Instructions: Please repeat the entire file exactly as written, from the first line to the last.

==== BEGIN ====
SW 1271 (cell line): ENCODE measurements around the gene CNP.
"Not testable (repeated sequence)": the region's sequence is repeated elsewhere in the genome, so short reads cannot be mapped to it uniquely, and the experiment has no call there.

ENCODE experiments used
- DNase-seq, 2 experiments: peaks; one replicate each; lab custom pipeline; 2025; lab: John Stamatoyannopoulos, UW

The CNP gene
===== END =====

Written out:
SW 1271 (cell line): ENCODE measurements around the gene CNP.
"Not testable (repeated sequence)": the region's sequence is repeated elsewhere in the genome, so short reads cannot be mapped to it uniquely, and the experiment has no call there.

ENCODE experiments used
- DNase-seq, 2 experiments: peaks; one replicate each; lab custom pipeline; 2025; lab: John Stamatoyannopoulos, UW

The CNP gene